We employ the use of a multi-electrode array (MEA) recording system, consisting of an 8 × 8 grid of extracellular electrodes embedded within a silicon substrate, that is designed to record from in vitro neural networks at multiple locations such that the dynamics of network activity can be characterized over time and space [23]. For example, neural network activity at discrete physical sites can be characterized during a single recording session, thus revealing the firing properties of synaptically linked locations [18, 24, 25]. In addition, spatiotemporal patterns of network activity can be monitored from the same samples over several days, revealing emerging dynamics of neural firing [15, 26]. The temporal resolution of the MEA approach allows the detection of multi-unit activity from large ensembles of neurons. Even in the absence of stimulation, spontaneous activity can be characterized using MEAs, both in vivo[27] and in vitro[28].

Intercellular communication via Eph receptors and ephrin ligands

Eph proteins are transmembrane receptors that bind to ephrin ligands on neighboring cells [29, 30]. Eph/ephrin engagement can trigger cellular responses in both cells, most often shifting the phosphorylation state of the receptor or ligand and then downstream targets, thus altering each protein's function and affecting subsequent signaling. For example, since Eph receptors are themselves tyrosine kinases, upon binding to a ligand, the receptors autophosphorylate and then phosphorylate downstream targets. This response within the receptor-containing cell is referred to as forward signaling [31]. In parallel, cellular changes occur in the ligand-containing cell - termed reverse signaling [32]. Although the ligand is not a kinase and thus cannot enzymatically promote signaling, partner enzymes facilitate signaling in ligand-expressing cells [33, 34]. Initially, binding of Eph receptor to ephrins was considered to result in negative cellular outcomes, such as repulsion between interacting cells [35]. Recent, more nuanced studies, however, reveal that the outcomes of Eph/ephrin engagement exist on a continuum that includes attractive, neutral, and repulsive responses [36]. Additional factors, such as consideration of absolute and relative levels of signaling, identities and combinations of receptors and ligands, as well as the other intercellular signalers present, are likely to also be important in considering the outcomes of Eph/ephrin signaling [37, 38].

In this study we focus on EphA4, an Eph receptor that is well-expressed within the developing forebrain [39, 40] and localized to central synapses [41, 42]. Previous studies revealed dichotomous roles for EphA4 in hippocampal synaptic form and function. In one set of studies, activation of EphA4 led to spine retraction in vivo[43, 44], while another analysis that examined hippocampal neurons in vitro found that over-expression of the EphA4 kinase domain increased dendritic spine density while EphA4 knock-down reduced spine maturity [45]. Functionally, the absence of EphA4 limited hippocampal synaptic plasticity [46, 47], while activation of EphA4 reduced hippocampal synaptic strength and implicated EphA4 in homeostatic plasticity [48]. Little is known, however, about the consequences of EphA4-mediated signaling on dendritic spines and network dynamics in the cerebral cortex.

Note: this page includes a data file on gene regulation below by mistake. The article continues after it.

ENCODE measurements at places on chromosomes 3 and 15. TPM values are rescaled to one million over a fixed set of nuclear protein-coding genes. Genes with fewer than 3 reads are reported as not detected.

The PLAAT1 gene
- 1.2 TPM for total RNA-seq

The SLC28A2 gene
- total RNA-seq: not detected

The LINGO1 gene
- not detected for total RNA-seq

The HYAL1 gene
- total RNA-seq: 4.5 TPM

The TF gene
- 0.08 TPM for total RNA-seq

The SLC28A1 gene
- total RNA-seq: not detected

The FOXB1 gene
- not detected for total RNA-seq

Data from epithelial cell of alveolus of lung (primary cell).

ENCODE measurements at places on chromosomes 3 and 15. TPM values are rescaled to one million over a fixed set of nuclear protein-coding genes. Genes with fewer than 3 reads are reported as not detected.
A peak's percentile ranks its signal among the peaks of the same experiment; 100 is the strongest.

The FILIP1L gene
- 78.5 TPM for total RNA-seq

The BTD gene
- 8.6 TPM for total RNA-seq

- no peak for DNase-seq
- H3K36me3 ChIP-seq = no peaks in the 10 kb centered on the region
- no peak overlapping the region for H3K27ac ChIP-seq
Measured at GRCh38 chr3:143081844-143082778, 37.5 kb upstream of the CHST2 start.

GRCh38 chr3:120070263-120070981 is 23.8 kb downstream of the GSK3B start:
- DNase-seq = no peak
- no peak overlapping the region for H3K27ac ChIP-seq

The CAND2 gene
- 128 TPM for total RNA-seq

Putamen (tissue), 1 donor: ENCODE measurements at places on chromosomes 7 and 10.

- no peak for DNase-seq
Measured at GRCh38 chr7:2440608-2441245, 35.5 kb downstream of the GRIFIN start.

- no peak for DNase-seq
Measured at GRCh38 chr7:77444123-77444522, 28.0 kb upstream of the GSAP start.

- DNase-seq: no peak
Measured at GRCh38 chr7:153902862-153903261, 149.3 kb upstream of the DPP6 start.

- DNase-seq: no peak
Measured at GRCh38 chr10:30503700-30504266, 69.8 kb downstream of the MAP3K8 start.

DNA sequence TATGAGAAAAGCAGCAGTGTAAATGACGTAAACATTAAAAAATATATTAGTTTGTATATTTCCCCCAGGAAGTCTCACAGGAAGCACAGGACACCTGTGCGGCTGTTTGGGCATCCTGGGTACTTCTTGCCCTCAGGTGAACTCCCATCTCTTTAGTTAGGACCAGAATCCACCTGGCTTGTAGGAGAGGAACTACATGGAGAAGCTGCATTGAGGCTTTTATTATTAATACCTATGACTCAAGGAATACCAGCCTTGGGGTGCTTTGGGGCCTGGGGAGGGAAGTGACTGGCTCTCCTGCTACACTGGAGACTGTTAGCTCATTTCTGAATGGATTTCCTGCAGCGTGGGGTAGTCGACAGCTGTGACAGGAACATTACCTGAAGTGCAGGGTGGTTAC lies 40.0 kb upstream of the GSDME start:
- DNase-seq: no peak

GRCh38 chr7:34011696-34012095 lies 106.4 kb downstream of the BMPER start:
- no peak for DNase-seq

We performed our studies in primary cultures of neocortical neurons derived from embryonic mice, and sought to characterize changes in spontaneous activity when EphA4 was over-expressed in a subset of the cells in culture. Our results demonstrate that elevated levels of EphA4 in some cultured neurons shifted spontaneous network dynamics, increasing both the duration of network bursts and the number of spikes per burst as well as altering the frequency of bursting in the cultures. In parallel with these physiological shifts, characteristics of dendritic spines of transfected neocortical neurons were also examined. Analyses revealed that neither the number nor the density of spines changed; however, dendritic spines on EphA4-overexpressing cortical neurons were significantly more mature than those on control cells. Together, enhanced network activity and more mature post-synaptic compartments support a role for EphA4 in promoting synaptic communication as developing cerebral cortical neurons form circuits.

Results and discussion

Expression of EphA4 in neocortical cultures alters spontaneous bursts

In order to begin to investigate the role of EphA4 in the emergence of cortical network activity, reliable transfection of cortical neurons was necessary. To accomplish this, embryonic cerebral cortex was transfected via ex utero electroporation (EUE) using DNA solutions that contained a plasmid encoding GFP with either an inert plasmid (control) or an expression vector encoding EphA4 (EphA4-transfected) that results in high levels of EphA4, visualized by ephrin binding, on transfected cells (Additional file 1). Following EUE, the dorsal telencephalon was dissected, cortical neurons were prepared and plated into MEA chambers and maintained under conditions that promote neuronal differentiation (Figure 1). Over time, the neurons matured and formed a complex neural network.